Pick one play we’ve read, or performance we’ve watched, and explain how catharsis functioned in the work. If the work did not strive to produce a catharsis, what did it do instead? Please offer an opinion as to why your choice of work did or didn’t utilize catharsis. You are welcome to refer to Aristotle’s Poetics, or to any of the authors assigned for this week’s set of readings.
To me, the obvious choice as to which work produced catharsis is ta’ziyeh. Aristotle refers to catharsis as a “purge” of certain emotions, pity and fear among them, brought about by performance. While many of the works we have discussed so far have included elements of catharsis, ta’ziyeh brings catharsis to a whole new level. In the articles we have read about ta’ziyeh as well as the performances we have watched, one element remains steady and clear: the audience. Audience reaction is critical to ta’ziyeh, as it helps co-create the world of the performance and achieve its central goal: to unify the Shiite communities of Iran and the world around a common tragedy, and to reaffirm their belief and devotion to God. This is much more difficult without catharsis.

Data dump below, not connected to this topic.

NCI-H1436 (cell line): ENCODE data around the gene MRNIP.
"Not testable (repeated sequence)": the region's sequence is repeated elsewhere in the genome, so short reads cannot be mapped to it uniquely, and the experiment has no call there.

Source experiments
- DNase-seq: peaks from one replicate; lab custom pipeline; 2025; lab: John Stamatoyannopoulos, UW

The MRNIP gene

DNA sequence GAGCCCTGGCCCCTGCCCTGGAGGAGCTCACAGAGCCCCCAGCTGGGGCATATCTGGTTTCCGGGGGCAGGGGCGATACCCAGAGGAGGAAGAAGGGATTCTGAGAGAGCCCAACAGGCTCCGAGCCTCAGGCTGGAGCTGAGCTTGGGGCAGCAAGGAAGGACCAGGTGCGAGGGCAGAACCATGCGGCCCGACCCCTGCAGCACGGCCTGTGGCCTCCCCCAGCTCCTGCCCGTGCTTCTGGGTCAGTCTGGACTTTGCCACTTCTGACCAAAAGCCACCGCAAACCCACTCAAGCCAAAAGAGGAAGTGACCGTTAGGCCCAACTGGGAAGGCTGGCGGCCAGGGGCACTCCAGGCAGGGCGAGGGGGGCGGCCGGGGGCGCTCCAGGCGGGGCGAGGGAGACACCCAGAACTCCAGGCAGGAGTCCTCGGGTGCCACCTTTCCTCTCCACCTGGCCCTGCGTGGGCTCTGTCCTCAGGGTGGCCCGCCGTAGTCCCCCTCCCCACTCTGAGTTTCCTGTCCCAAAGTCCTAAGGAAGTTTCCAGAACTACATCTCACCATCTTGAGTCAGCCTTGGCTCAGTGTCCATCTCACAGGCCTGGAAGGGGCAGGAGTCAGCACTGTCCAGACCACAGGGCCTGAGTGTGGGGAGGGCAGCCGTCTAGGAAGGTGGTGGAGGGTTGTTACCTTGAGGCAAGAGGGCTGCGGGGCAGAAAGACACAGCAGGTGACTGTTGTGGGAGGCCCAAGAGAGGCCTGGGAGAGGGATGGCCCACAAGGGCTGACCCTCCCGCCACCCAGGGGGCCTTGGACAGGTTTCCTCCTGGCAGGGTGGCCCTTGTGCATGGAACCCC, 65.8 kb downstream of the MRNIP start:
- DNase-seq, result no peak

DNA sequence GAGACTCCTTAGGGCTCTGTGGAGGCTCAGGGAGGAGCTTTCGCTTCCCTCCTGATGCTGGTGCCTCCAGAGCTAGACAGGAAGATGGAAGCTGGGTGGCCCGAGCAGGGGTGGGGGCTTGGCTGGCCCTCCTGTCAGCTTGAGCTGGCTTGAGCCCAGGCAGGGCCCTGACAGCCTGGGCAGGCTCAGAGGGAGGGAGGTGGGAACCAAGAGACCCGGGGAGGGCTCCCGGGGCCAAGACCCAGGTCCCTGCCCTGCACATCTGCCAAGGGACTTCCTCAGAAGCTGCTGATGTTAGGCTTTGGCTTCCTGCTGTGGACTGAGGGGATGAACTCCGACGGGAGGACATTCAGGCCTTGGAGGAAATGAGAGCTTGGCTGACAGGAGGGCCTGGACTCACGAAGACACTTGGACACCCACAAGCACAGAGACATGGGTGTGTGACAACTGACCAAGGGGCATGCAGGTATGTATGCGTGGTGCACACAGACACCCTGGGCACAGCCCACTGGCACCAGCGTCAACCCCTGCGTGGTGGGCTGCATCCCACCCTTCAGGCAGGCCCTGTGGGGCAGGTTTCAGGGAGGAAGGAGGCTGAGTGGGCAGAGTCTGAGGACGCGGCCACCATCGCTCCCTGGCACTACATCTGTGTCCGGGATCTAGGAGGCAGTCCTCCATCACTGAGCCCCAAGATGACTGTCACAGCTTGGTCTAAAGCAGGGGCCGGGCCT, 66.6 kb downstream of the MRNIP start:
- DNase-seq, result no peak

Sabrina M. Guerrieri, in her article “Taziyeh in Motion: The Traveling Culture of Iranian Muharram Theater,” talks extensively about the audience effects produced in traditional (Iranian) performances of ta’ziyeh, and whether ta’ziyeh can be truly “authentic” if performed for a non-traditional (non-Iranian/Shiite) audience. There must be some amount of audience buy-in, Guerrieri argues, for ta’ziyeh’s goal to be accomplished and catharsis to occur. This buy-in takes the form of high emotional stakes and engrossment, as Guerrieri describes: “When an actor playing the role of Hussein mounts his horse and fights a losing battle in the reenactment of the Imam’s martyrdom, physical displacements are made on stage. When the audience assumes an active role in enhancing the emotional fervour through collective mourning, a spiritual transcendence towards repentance takes place.”
This “spiritual transcendence” takes the form of open weeping and yelling, shouting and mourning from the audience, as seen in the many filmed performances we’ve watched in and outside of class. These emotions are precisely what Aristotle talks about in Poetics–the performance of the story and the actors who put it on cause this catharsis, which then unifies the group with a common feeling and reaffirms their faith. As shown in many of our readings as well, ta’ziyeh’s catharsis can be used for other purposes, too: the strengthening of belief that comes with ta’ziyeh’s catharsis can also strengthen the resolve of the Iranian people during times of war or hardship. Catharsis can be a powerful tool, and the tradition of ta’ziyeh has harnessed it to keep its community together for centuries.